Ejura: A letter to Mr. President – Francis Abban writes

Good evening Mr. President.

I hope this letter finds you and with dispatch.

The entire nation has been gripped with the events at Ejura Sekyere Odumase.

Blood has been spilt.

Stones have been hurled by angry youth. Bullets have been fired by soldiers.

Families have seen their loved ones badly injured and some will see their relatives no more.

Often when such an issue comes up, the lives and casualties get lost in numbers.

But they are citizens.

You may have been briefed as to who they are but I will also want to inform you as a citizen.

The police after being chased from the community on Tuesday by angry youth who were on their way to bury Kaaka, the soldiers arrived in pickups, walked towards the crowd and started firing. Immediately the crowd began to disperse with some running to seek shelter in nearby houses.

Then the soldiers started firing into the crowd. One knelt, took aim and fired.

Two persons have died as a result of the shooting.

The first victim, Abdul Nasir Yussif, aged 25 was shot in the left shoulder and chest.

He is said to have had internal bleeding in the chest and died before arriving at the hospital.

He was a farmer and a travelling agent.

The second victim, Muntala Mohammed, aged 26 was shot in the back through to the chest.

He was resuscitated and transfused (with blood) but still passed away 10 minutes after arrival at the medical facility. He is said to have been a motor dealer.

Some also got injured.

According to available information, the first person sustained severe injuries on the thigh – the femur bone got completely fractured.

Sources say he had multiple deep laceration on the thigh with bleeding into the thigh muscles.

He was given blood on arrival.

The second person had an injury on the right abdomen which affected the right hip bone. He was also given blood before going unconscious.

The third and fourth persons both sustained injuries on the thigh and are said to be stable.

While we await the outcome of the police investigations and your directive for a public inquiry, fellow Ghanaians expect more from you.

We expect you to show empathy.

Empathy is seeing with the eyes of another, listening with the ears of another and feeling with the heart of another as Alfred Adler defines.

It’s possible that you are pained or sad about what’s happened in Ejura but Ghanaians have not seen that.

I’m sure your social media team may have realised the outpoor of disappointment in your silence in posting personally on this sad incident.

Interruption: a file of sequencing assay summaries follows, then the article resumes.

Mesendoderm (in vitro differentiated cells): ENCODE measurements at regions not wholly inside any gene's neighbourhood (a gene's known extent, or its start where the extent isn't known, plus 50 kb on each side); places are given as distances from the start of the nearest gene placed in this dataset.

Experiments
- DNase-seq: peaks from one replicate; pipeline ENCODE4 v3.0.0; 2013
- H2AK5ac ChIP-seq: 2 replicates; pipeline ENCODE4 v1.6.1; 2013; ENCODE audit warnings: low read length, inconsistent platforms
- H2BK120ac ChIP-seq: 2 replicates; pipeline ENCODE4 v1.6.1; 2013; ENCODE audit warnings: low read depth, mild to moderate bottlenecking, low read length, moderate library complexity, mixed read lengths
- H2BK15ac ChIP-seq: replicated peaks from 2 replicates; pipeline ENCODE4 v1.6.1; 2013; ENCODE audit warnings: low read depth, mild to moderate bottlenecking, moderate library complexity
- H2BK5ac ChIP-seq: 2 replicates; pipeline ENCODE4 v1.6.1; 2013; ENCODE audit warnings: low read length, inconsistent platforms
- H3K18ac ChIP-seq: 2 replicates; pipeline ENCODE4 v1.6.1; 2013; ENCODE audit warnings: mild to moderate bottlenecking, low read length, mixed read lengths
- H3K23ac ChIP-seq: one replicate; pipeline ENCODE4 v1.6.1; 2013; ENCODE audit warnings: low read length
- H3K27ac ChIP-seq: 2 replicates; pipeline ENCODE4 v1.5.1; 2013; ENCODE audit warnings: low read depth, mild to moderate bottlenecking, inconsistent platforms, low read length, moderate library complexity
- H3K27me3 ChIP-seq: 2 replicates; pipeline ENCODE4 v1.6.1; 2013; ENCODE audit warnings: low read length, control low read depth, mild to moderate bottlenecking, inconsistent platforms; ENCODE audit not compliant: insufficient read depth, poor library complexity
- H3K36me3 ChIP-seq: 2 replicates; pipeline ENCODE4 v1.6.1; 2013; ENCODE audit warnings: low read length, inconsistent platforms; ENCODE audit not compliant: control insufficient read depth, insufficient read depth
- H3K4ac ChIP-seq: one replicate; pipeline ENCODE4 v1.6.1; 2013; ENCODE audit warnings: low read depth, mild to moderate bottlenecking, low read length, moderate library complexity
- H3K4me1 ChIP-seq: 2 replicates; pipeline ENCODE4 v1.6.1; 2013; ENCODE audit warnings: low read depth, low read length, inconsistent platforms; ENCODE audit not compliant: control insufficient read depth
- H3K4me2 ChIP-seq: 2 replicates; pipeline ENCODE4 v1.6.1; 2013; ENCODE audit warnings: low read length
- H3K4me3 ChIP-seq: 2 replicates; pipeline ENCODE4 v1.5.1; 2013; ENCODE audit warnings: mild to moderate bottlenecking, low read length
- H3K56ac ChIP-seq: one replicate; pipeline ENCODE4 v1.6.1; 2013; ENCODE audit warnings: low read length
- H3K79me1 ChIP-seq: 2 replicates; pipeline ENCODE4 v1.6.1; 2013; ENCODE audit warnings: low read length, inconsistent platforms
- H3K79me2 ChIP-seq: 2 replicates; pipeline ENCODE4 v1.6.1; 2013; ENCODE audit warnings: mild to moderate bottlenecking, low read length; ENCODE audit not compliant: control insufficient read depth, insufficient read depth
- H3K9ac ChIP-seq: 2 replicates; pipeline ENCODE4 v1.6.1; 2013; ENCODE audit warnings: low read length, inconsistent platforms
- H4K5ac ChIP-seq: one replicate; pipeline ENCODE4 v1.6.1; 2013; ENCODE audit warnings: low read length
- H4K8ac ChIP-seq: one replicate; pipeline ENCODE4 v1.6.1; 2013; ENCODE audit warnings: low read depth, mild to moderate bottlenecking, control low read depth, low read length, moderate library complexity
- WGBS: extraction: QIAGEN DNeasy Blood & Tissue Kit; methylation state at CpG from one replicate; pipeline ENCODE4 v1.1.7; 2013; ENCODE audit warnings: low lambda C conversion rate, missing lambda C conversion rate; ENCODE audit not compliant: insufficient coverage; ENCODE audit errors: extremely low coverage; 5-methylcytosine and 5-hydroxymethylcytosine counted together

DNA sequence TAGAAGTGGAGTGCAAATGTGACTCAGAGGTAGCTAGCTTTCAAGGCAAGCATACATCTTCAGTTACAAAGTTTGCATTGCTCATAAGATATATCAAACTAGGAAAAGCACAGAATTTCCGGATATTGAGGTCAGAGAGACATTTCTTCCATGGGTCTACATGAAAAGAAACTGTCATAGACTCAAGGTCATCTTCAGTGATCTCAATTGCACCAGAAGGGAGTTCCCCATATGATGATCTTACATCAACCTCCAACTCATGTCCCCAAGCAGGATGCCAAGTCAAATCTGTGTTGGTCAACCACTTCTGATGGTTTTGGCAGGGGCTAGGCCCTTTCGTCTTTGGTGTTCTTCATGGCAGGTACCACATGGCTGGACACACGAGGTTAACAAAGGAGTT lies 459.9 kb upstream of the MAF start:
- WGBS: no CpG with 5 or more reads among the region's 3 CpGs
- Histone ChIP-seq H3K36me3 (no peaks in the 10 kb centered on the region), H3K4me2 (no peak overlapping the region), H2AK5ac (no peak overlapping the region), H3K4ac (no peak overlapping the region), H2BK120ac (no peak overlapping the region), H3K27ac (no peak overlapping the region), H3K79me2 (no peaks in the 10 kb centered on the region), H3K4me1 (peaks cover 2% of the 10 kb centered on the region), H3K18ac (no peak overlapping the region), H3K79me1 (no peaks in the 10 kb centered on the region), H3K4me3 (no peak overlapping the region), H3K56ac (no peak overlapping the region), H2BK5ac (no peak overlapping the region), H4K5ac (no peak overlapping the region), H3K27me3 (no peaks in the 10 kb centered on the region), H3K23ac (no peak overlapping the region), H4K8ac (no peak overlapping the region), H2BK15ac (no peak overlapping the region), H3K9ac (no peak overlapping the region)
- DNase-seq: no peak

If you’re wondering why they will be disappointed, I’d tell you.

Because when the Notre Dame cathedral in Paris France caught fire, you showed us how you felt about it in a tweet.

When George Floyd died after a police officer choked him with the knee, you showed how you felt in a tweet.

When the #EndSARS protests happened in Nigeria, you expressed your feelings about it via a tweet.

So when 3 Ghanaian citizens got killed in Ghana this week, we expect this to mean more to you and show how you feel.

As the father of the nation and our senior citizen, we expect you to mourn with us, show us your tears while taking action to bring the perpetrators to book.

When you don’t, it sends a message that Ghanaian lives don’t matter as much to you.

I don’t want to believe that’s the reality.

So Mr President, all Ghanaians want to hear you.

The Information Minister Kojo Oppong Nkrumah spoke on your behalf on this matter on Wednesday.

A statement by the Director of Communications at your office also issued a statement on the directive and indicated your sadness too.

But addressing the nation on this matter to tell us how you feel about all of this in a video broadcast is not too much to ask.

Imagine what each family member for Kaaka who was a member of your party, Abdul Nasir Yussif, Muntala Mohammed, and those on the hospital beds getting treatment and the many distraught citizens will feel seeing you speak to their hearts.

Also Mr. President, every bullet fired in Ejura SekyereOdumase which has killed and injured Ghanaian citizens must be accounted for.

We expect that the soldier caught on camera kneeling and shooting into the crowd like a training practice must be identified and punished.

There is palpable apprehension that the public inquiry will end up like the outcome of the Short Commission report as regards the Ayawaso West Wuogon by election violence.

Prove the skeptics wrong by implementing the recommendations of the committee’s work.

Mr. President how this issue ends will form part of your legacy when your tenure ends on the night 6th January 2024.

Mr. President, 29th June 2021 is a day we will never forget and the only way the pain of this day will be assuaged is when is done and justice is seen to be done.

On this matter, we will all watch keenly to see what the outcome will be as spectators and also fully express our rights and responsibilities as citizens.

I thank you for your attention.

And that will be it for State of Affairs.

I am Francis Abban.

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